One great benefit of vermicompost is that it's completely self-contained so you can compost if you're in an apartment. Vegetable and fruit scraps and shredded paper go in, and a few weeks later you have worm casings and compost which you can apply to your potted plants, give to friends, or put on plants in a city park.
The worm compost bin here is designed by is made by the NC Worm Farm. To build you will drill several holes in the bottom of one plastic tote then place that in the other bin. Make a spacer out of a lumber scrap, gravel, or whatever else to provide an inch or two between the two bins. Cut a four inch or so square out of the lid and attach the window screen material to the underside of the lid. Fill the bin with damp shredded paper and a bit of peat moss and your starter worms. You can usually find a pound or so of starter worms locally on Craigslist, but you can also buy them directly from the NC Worm Farm (or many other online sites), NC Worm Farm charges $29 for a pound of red wigglers delivered anywhere in the US and guaranteed to arrive alive.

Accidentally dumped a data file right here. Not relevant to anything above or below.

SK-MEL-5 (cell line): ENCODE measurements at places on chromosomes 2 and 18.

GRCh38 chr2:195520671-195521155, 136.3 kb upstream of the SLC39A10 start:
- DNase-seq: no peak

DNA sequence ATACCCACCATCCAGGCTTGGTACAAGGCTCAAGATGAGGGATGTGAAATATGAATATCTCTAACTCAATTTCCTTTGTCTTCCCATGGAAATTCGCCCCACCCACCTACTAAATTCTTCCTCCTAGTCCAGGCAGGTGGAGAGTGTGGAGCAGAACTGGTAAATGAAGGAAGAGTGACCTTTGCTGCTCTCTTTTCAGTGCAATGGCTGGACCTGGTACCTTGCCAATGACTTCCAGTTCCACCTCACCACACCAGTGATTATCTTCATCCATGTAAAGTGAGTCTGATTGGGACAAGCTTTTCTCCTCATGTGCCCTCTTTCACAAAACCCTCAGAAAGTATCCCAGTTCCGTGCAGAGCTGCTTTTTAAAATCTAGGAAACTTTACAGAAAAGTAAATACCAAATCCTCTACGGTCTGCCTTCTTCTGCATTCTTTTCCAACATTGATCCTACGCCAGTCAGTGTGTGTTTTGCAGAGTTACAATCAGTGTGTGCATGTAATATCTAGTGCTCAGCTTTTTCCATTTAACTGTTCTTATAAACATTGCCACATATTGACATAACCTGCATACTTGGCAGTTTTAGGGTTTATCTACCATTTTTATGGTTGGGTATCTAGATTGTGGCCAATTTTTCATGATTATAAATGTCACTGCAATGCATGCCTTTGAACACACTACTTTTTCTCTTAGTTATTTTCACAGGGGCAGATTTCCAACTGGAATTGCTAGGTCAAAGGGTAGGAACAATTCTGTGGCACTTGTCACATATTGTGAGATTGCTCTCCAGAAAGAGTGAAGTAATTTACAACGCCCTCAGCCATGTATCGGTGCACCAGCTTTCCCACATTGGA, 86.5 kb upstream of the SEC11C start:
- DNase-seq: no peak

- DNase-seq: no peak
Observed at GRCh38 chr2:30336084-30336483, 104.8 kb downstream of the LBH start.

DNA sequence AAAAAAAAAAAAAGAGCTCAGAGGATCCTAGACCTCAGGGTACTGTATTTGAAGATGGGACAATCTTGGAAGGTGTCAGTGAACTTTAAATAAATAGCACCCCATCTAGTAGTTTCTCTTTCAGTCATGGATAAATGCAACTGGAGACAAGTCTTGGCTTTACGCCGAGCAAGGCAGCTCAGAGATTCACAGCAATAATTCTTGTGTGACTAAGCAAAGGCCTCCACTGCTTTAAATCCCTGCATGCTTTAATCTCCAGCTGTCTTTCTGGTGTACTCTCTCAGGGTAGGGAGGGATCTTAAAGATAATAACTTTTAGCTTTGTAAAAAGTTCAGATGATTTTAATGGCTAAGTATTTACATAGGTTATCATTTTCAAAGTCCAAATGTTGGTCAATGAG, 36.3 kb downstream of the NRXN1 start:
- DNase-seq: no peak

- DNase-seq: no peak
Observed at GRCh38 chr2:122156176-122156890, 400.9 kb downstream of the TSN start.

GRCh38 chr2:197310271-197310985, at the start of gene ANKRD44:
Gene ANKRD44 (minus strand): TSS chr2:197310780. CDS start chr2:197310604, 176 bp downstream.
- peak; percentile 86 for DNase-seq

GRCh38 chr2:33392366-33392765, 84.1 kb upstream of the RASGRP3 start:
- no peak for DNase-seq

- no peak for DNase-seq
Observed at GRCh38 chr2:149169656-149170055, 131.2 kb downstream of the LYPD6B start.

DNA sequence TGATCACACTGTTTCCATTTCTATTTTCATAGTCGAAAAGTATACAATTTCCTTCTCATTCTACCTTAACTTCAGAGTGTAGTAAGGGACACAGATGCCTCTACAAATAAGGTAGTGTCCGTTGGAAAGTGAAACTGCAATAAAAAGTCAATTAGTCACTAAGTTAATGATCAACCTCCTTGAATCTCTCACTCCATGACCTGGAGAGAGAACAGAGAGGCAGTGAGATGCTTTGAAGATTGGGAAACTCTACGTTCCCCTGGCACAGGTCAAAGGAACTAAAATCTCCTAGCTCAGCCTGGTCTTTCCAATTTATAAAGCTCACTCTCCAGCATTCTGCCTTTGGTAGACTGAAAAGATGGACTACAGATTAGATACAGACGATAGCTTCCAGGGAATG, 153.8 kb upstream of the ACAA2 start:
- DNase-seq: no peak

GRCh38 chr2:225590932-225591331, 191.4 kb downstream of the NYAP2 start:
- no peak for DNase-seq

From time to time you will notice some moisture collect in the bottom bin, this is the water runoff filled with residue from worm casings and compost. Called "worm tea" this stuff is some of the best natural fertilizer you can apply to plants.
If you're looking for an alternative to traditional aerobic compost bins consider giving vermicomposting a try.